Wiliwilinui Trail

After visiting Kauai last summer, we went to Honolulu where we joined a family hike in the Koolau Range that forms the backbone of Oahu. Shown above, we are hiking up the Wiliwilinui Ridge to the top of the Koolaus in the distance.

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Waimea Canyon

After seeing the Na Pali Coast by air and land, we drove to the Waimea Canyon and saw the Na Pali Coast from a mountaintop. Shown above, Waimea Canyon is pretty, and it’s dramatic — “approximately ten miles (16 km) long and up to 3,000 feet (900 m) deep”. But Kauai is only 30 miles by 25 miles at its widest points. How did this large canyon occur on an island not much bigger than the canyon?

A canyon is a “deep cleft between escarpments or cliffs resulting from weathering and the erosive activity of a river over geologic timescales”. A canyon needs headwaters for the water, sturdy mountains for escarpments or cliffs, and time for the erosion to take place.

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Hiking the Kalalau Trail

The day after seeing the Na Pali Coast by helicopter, we saw the Coast from land, hiking part of the Kalalau Trail. On the windward side of Kauai, the Na Pali Coast is hard volcanic rock battered by wind, rain, and erosion. Shown above from my helicopter ride, the Kalalau Trail starts on the left at Ke’e Beach, climbs up the cliff, and goes back down to the ocean at Hanakapi’ai Beach on the right.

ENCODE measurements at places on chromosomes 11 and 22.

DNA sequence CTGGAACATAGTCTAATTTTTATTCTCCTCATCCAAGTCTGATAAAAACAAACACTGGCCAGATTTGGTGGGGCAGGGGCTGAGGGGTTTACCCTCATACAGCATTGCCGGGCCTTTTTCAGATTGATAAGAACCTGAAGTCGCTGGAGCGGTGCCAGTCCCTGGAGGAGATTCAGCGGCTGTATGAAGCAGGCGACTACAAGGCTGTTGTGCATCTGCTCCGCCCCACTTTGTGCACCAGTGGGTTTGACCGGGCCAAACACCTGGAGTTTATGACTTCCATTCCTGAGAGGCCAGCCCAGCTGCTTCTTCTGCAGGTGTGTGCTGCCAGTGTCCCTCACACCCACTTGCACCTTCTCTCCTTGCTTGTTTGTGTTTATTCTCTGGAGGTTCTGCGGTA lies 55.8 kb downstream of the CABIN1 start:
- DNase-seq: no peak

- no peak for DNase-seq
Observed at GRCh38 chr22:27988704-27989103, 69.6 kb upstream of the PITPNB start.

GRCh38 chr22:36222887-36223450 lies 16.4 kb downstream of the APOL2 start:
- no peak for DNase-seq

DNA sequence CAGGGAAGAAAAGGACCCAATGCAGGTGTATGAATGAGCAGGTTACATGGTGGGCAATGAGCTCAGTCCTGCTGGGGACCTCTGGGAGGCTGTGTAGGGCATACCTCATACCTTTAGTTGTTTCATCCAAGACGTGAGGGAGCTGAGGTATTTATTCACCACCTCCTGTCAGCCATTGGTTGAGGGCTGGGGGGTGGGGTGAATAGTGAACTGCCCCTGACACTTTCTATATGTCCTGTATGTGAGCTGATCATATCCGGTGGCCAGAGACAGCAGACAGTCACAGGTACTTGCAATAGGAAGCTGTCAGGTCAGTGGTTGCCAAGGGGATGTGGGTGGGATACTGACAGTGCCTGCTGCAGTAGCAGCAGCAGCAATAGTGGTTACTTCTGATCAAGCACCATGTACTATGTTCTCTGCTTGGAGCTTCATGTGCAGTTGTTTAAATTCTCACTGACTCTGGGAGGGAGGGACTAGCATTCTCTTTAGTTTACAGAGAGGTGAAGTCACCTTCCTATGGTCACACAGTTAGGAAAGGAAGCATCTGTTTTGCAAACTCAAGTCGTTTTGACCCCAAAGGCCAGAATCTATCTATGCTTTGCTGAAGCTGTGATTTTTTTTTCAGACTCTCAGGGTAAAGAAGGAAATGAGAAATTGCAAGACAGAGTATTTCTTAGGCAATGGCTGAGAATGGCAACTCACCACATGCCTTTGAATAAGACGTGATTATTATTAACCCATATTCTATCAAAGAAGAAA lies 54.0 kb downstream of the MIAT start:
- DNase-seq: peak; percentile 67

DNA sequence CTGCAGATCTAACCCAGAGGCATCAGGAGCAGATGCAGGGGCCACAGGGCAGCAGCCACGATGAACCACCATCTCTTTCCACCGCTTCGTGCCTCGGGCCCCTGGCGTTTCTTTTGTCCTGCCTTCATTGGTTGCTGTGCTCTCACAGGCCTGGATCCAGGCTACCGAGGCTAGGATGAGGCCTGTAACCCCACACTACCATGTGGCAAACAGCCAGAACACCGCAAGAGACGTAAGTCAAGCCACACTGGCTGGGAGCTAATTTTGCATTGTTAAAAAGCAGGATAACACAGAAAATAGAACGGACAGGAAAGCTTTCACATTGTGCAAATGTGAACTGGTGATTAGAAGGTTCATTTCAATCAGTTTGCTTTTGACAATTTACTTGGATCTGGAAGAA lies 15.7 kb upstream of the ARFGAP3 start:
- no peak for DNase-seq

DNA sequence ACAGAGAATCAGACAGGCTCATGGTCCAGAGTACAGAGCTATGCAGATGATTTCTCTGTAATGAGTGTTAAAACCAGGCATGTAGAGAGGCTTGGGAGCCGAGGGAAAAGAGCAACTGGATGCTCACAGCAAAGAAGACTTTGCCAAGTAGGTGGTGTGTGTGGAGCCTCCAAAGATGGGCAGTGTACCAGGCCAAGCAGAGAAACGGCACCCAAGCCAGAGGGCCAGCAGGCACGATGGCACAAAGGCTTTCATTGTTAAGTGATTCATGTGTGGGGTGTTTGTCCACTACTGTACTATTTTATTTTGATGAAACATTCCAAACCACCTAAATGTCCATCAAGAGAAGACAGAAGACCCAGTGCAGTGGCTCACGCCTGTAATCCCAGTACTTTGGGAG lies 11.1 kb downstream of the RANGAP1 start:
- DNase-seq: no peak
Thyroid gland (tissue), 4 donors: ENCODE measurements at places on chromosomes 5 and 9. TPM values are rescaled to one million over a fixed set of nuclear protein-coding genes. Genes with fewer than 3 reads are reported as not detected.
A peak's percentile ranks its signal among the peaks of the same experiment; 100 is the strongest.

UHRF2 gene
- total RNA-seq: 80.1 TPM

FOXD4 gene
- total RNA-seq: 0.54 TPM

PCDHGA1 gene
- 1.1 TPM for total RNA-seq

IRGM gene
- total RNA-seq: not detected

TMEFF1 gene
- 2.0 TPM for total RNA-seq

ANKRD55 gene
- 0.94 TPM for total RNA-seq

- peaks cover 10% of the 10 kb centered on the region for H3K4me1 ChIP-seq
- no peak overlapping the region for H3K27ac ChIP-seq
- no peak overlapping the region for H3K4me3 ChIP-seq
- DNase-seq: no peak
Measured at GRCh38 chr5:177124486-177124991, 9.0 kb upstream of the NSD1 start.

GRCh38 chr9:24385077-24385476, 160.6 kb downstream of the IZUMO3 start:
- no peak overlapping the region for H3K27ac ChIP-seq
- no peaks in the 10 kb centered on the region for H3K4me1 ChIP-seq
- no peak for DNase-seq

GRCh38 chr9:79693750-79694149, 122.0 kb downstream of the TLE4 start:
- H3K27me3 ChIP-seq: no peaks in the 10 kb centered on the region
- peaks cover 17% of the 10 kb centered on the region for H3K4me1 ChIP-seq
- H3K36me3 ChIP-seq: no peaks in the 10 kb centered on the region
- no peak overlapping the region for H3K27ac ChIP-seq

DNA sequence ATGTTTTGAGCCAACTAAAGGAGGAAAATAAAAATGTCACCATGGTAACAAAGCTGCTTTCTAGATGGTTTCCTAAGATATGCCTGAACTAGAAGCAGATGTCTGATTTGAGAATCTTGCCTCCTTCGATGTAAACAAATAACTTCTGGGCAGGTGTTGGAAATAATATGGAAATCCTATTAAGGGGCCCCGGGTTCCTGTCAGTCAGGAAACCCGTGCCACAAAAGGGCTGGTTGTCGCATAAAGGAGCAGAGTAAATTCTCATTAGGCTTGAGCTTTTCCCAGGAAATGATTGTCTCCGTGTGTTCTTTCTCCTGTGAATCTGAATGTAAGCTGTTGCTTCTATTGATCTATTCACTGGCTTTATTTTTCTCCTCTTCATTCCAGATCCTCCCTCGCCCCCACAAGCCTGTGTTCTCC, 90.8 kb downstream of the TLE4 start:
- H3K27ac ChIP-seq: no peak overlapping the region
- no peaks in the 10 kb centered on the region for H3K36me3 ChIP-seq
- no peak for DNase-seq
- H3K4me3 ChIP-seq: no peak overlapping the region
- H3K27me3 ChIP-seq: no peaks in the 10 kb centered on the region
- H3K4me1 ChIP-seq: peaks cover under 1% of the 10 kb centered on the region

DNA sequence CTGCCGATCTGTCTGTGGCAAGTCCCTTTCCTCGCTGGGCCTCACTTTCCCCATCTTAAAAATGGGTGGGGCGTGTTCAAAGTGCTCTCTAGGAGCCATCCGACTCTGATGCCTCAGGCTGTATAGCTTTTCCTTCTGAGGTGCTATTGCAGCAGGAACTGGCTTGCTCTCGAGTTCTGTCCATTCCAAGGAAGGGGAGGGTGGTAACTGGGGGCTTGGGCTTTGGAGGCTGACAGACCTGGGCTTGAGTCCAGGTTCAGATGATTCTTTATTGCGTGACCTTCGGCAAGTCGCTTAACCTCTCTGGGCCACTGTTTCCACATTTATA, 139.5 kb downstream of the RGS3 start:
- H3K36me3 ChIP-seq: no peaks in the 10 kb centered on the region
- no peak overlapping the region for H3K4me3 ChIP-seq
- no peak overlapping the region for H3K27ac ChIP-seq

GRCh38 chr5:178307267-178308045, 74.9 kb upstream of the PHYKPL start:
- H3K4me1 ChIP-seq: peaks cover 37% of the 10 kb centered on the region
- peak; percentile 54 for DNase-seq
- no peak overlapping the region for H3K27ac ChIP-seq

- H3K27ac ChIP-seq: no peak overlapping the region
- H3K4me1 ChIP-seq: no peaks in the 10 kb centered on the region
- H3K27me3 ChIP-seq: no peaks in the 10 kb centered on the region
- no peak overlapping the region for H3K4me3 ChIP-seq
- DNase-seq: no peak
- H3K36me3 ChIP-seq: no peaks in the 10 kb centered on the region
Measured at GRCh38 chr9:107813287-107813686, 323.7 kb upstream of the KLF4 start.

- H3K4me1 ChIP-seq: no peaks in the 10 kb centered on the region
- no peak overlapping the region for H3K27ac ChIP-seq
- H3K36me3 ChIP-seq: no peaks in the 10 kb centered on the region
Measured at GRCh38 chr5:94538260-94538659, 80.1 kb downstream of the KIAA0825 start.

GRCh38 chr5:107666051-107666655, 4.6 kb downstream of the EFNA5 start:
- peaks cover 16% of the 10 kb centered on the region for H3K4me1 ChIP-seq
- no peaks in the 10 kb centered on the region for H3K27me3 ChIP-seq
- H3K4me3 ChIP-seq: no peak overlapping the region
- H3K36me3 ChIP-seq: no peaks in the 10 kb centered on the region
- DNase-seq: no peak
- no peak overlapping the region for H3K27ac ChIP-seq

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Tips for Photos from a Helicopter

Kauai is beautiful, and a helicopter tour of Kauai was short and expensive, so I wanted to prepare for my first helicopter ride — selecting the helicopter tour, choosing the camera equipment and settings, and dressing for the ride. My post Kauai by Helicopter described what I saw on my helicopter tour; this post covers how I prepared and lessons learned.

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Kauai by Helicopter

On our first day on Kauai, I took a helicopter tour of the island. Seeing the Napali Coast from the air was the highlight, and there was more: a waterfall from the movie Jurassic Park, Waimea Canyon, and sheer cliffs with waterfalls. Kauai is a volcanic island with one of the rainiest spots in the world, where the rain erodes the hard rock, forming cliffs and feeding waterfalls.

To get photos without reflections from doors or windows, I rode a helicopter with the doors off. This post focuses on what I saw, and a second post will cover tips for taking photos on a Kauai helicopter ride.

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This summer we visited the island of Kauai in Hawaii, where we enjoyed Kauai‘s high cliffs, deep valleys, and water. For six million years, “high annual rainfall has eroded deep valleys in the central mountains, carving out canyons with many scenic waterfalls.”

Above is a sunrise from our condo, where the rising sun paints the beach and trees with a red glow.

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ISO Honu and Stars

On Hawaii’s Big Island, we searched for honu (the Hawaiian name for the green sea turtle) and stars. The Big Island has high mountains, and I wanted to photograph the Milky Way from there.

Shown above, a father and son fish at Kiholo Bay, where we looked for honu. We asked a Hilo family camping at the beach, but they hadn’t seen any either. Days later, they emailed us that their auntie saw honu when walking the other way from the parking lot.

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